Azerbaijan, officially the Republic of Azerbaijan, is the largest country in the Caucasus region of Eurasia. Located at the crossroads of Western Asia and Eastern Europe, it is bounded by the Caspian Sea to the east, Russia to the north, Georgia to the northwest, Armenia to the west, and Iran to the south.
Despite a 1994 cease-fire, Azerbaijan has yet to resolve its conflict with Armenia over Nagorno-Karabakh, a primarily Armenian-populated region that Moscow recognized as part of Soviet Azerbaijan in the 1920s after Armenia and Azerbaijan disputed the status of the territory. Armenia and Azerbaijan began fighting over the area in 1988; the struggle escalated after both countries attained independence from the Soviet Union in 1991.
The issue closest to this country's heart is that of Nagorno-Karabakh, an area in its southwest where Armenian separatists formed an independent enclave in the 1990s. For years, Azerbaijan has tried, through international mediation, to reclaim the territory and allow Azeri refugees who fled to return.
Azerbaijan announced on Monday the completion in its capital, Baku, of a sparkling new 25,000-capacity arena for this year’s Eurovision Song Contest – but rights workers say scores of families were kicked out of their homes to make way for it.
“Hundreds of people were evicted from the adjacent territory in complete contradiction of Azerbaijani law,” said Giorgi Gogia, senior South Caucasus researcher for Human Rights Watch, an international rights watchdog.
Azerbaijan has arrested 22 people on suspicion of spying for Iran, charging them with treason and illegal possession of weapons, the BBC reports. The detainees are accused of having ties to the Iranian Revolutionary Guards, a powerful and feared branch of Iran’s military.
Azerbaijan was in the media spotlight in June 2007 when Russian President Vladimir Putin offered the US the use of the Gabala radar station for missile defence as an alternative to using bases in Poland and the Czech Republic.
In the 19th century this part of the Russian empire experienced an unprecedented oil boom which attracted international investment. By the beginning of the 20th century Azerbaijan was supplying almost half of the world's oil.
Azerbaijan's high economic growth during 2006-08 was attributable to large and growing oil exports, but some non-export sectors also featured double-digit growth, spurred by growth in the construction, banking, and real estate sectors, although most of this increase was still tied to the expansion in the hydrocarbon sector. In 2011, economic growth slowed to 0.2%, largely because oil production reached a plateau. The current global economic slowdown presents some challenges for the Azerbaijani economy as oil prices remain volatile, highlighting Azerbaijan's reliance on energy exports and lackluster attempts to diversify its economy.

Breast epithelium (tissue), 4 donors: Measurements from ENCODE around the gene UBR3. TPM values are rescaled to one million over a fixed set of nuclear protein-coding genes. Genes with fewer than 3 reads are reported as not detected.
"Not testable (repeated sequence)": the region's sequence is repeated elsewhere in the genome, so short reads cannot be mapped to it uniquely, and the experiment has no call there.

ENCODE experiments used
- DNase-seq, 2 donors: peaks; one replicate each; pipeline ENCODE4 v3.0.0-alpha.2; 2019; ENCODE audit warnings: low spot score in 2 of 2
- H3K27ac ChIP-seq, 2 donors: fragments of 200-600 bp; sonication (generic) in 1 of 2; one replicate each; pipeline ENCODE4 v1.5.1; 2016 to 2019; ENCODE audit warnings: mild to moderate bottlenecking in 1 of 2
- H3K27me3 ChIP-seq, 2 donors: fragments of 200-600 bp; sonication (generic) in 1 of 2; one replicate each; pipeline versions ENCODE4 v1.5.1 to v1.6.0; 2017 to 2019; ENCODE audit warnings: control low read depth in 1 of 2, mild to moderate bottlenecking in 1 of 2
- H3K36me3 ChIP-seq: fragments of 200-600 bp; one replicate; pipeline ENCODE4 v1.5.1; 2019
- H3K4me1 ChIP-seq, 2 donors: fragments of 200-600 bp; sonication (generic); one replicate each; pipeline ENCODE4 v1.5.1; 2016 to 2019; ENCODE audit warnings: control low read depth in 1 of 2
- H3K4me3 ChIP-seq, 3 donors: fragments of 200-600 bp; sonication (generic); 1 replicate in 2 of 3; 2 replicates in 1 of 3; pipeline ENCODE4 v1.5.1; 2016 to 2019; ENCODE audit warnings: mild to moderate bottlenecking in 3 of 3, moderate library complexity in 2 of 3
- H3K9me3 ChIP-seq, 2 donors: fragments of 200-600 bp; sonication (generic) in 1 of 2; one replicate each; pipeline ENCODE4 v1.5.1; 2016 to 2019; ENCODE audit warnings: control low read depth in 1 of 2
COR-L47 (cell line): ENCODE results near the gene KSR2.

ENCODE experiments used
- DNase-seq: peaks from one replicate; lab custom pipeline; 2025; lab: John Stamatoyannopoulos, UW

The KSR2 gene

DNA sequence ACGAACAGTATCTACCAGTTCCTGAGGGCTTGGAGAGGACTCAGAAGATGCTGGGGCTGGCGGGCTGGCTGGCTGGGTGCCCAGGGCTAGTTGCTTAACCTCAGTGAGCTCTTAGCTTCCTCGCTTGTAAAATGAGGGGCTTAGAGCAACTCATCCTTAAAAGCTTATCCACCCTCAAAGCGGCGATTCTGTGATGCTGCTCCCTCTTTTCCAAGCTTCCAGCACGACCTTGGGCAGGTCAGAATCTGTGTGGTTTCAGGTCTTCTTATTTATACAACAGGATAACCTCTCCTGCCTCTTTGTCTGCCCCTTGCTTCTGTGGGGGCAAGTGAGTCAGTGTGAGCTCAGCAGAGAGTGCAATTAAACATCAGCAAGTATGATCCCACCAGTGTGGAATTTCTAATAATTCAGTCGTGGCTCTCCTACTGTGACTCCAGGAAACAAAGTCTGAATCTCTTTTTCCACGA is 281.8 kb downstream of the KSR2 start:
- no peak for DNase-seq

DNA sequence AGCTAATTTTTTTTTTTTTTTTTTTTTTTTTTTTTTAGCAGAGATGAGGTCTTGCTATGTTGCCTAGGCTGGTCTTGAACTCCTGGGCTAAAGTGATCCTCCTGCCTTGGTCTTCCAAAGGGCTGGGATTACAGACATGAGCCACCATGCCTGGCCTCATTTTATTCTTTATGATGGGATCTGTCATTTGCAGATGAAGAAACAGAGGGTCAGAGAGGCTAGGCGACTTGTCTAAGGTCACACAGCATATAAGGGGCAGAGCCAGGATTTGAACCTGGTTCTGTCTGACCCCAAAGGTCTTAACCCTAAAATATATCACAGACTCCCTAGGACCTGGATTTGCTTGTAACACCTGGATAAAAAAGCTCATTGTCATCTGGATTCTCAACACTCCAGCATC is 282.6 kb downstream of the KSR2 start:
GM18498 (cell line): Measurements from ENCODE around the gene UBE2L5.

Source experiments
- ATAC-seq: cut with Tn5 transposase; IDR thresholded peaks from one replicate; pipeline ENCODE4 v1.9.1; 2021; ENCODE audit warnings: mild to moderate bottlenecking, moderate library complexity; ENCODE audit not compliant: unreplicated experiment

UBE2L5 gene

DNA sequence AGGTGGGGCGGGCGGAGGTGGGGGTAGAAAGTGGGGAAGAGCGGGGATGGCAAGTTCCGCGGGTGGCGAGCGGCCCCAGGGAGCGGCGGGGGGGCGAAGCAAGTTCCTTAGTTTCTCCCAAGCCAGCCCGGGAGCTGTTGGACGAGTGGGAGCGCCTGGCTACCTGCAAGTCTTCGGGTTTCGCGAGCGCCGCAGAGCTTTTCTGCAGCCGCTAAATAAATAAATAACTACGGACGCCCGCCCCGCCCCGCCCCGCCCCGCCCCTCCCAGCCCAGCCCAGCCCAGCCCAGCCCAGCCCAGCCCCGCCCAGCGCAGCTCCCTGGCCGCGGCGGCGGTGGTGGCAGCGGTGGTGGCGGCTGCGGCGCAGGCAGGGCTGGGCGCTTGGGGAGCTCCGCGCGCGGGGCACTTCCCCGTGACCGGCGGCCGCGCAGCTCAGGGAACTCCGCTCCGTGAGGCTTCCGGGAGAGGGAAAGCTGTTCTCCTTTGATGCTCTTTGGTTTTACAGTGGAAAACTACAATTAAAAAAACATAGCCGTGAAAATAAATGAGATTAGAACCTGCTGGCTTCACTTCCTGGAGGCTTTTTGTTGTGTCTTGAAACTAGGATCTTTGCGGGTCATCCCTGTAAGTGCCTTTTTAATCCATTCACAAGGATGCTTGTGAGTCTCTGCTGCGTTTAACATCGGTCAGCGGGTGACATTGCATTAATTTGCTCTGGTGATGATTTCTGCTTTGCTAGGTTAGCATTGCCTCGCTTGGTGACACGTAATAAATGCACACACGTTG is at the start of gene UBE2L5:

Since there are few navigable rivers in Azerbaijan, most freight is carried by railroad and truck. The Aberson region, including the peninsula and cities such as Baku and Sumqayit, is the most urbanized and industrialized part of Azerbaijan. Several highways link this region to all parts of the republic as well as to neighboring countries such as Iran, Turkey, Georgia, and Russia.
In spite of its small size and many mountainous regions, Azerbaijan enjoys a profitable and highly diversified agriculture. Plentiful water for irrigation and different climatic zones combine to make a wide variety of crops possible, from those that thrive in cold winters and mild summers to crops such as tea and citrus fruit that need subtropical conditions. An estimated 40 percent of the nation's landmass is suitable for agriculture, and more than half of that potential farmland is currently under cultivation.
Azerbaijan, a small, oil-rich country on the Caspian Sea, has balanced the interests of Russia and the United States since it won its independence from the Soviet Union. It accepts NATO training but does not openly state an intention to join. American planes can refuel on its territory, but American soldiers cannot be based here.